2016 Ivakkak sled dog race underway in Nunavik
Race preserves traditional Inuit transportation method
The fifteenth annual Ivakkak, a traditional Inuit sled dog race held in Nunavik, Quebec, is off and running, as twelve teams make their way down the Ungava coast.
The race was established in 2001 as an attempt to revitalize sled dog culture among Nunavik residents. Unlike sled dog races like the Iditarod, Inuit sled dogs pull a wider sled across tundra terrain, rather than race trails. Two participants make up each team with one or both often running alongside the sled to guide the dogs.
The dogs used in teams for the Ivakaak are Inuit sled dogs, or qimmiq, recognized as one of North America's oldest pure breed domestic canines.
"The objective is to promote the traditional dog sleds, and to promote bringing back the traditional activities of the dog sled," said Andy Moorhouse, vice president of economic development for Makivik Corporation, which represents Inuit in Quebec.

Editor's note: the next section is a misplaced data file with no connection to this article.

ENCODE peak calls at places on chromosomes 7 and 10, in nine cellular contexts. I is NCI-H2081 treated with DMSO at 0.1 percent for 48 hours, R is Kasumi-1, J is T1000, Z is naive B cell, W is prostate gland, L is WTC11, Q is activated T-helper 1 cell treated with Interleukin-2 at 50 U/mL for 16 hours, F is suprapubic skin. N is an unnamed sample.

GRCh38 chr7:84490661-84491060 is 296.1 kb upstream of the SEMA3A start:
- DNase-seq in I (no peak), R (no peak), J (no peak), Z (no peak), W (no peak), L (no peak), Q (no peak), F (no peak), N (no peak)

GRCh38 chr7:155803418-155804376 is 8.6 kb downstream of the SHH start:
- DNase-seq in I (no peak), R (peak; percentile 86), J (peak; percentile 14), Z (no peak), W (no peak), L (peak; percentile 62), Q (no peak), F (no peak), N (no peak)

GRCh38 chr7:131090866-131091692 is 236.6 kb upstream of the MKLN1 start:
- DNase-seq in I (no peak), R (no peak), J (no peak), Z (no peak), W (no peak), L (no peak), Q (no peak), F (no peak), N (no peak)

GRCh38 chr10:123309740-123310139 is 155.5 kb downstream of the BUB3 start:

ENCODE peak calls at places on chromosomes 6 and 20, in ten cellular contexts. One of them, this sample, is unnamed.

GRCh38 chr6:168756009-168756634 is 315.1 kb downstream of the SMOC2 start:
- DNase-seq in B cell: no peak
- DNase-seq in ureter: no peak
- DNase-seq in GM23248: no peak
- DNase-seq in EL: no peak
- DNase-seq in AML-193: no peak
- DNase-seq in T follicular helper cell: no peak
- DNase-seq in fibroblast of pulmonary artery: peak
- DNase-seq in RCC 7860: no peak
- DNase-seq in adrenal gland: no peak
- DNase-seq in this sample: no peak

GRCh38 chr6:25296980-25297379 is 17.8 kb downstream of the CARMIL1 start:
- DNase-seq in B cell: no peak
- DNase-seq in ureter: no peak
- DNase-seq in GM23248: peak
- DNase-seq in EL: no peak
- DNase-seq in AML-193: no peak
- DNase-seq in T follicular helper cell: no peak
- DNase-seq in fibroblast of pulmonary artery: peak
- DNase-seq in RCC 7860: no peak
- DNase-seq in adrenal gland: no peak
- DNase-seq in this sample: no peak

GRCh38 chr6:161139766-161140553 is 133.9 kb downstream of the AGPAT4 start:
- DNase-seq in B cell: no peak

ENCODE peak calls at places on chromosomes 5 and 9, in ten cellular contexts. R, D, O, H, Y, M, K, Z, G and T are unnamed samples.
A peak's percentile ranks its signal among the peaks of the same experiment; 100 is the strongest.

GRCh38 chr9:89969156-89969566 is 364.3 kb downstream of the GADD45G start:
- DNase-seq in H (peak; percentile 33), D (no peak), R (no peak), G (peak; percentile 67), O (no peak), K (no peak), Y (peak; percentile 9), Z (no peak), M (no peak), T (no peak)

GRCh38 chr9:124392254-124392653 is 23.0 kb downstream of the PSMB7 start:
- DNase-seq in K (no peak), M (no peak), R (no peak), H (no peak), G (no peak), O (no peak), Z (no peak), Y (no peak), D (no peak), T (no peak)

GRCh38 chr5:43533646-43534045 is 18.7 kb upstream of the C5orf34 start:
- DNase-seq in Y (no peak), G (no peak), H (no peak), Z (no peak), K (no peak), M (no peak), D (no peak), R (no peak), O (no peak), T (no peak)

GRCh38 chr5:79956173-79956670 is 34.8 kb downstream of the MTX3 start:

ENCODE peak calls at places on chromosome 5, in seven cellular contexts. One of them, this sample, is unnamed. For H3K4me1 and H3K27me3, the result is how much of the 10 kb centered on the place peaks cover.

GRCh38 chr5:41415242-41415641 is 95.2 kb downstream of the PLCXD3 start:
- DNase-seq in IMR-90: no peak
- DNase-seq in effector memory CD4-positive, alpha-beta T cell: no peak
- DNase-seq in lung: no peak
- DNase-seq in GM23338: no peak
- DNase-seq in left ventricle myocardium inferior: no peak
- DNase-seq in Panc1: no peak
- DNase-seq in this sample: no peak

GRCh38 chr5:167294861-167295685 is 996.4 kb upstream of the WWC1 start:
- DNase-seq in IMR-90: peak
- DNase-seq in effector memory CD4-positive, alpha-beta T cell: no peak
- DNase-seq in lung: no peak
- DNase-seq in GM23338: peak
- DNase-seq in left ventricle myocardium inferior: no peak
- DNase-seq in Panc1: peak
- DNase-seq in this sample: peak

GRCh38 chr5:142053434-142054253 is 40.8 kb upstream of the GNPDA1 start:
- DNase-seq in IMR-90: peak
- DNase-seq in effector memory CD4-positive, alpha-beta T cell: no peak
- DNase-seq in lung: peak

"To teach the younger generation... and to continue and revitalize the Inuit culture of our transportation."
The participating teams, which represent five different communities in Nunavik, began the race in the community of Quaqtaq on March 31. The race route will see them travel down the western coast of Ungava Bay, stopping in four different communities before finishing in Kuujuaq.
Nunavik residents turn out in droves to support the racers, and large crowds are expected to both welcome them into and see them off from each checkpoint.
"Every community is going to have a great crowd," said Moorhouse. "Everybody is always welcome to attend."
As of Friday, April 1 — the latest results available as of writing — the team of Willie Cain Jr. and Daniel Cain Annahatak, from the community of Tasiujiaq were leading the pack. The teams made their way into Kangnirsuk on Friday, marking the end of the first of three race legs.
Moorhouse says he expects the race to take about 10 days.
with files from Jordan Konek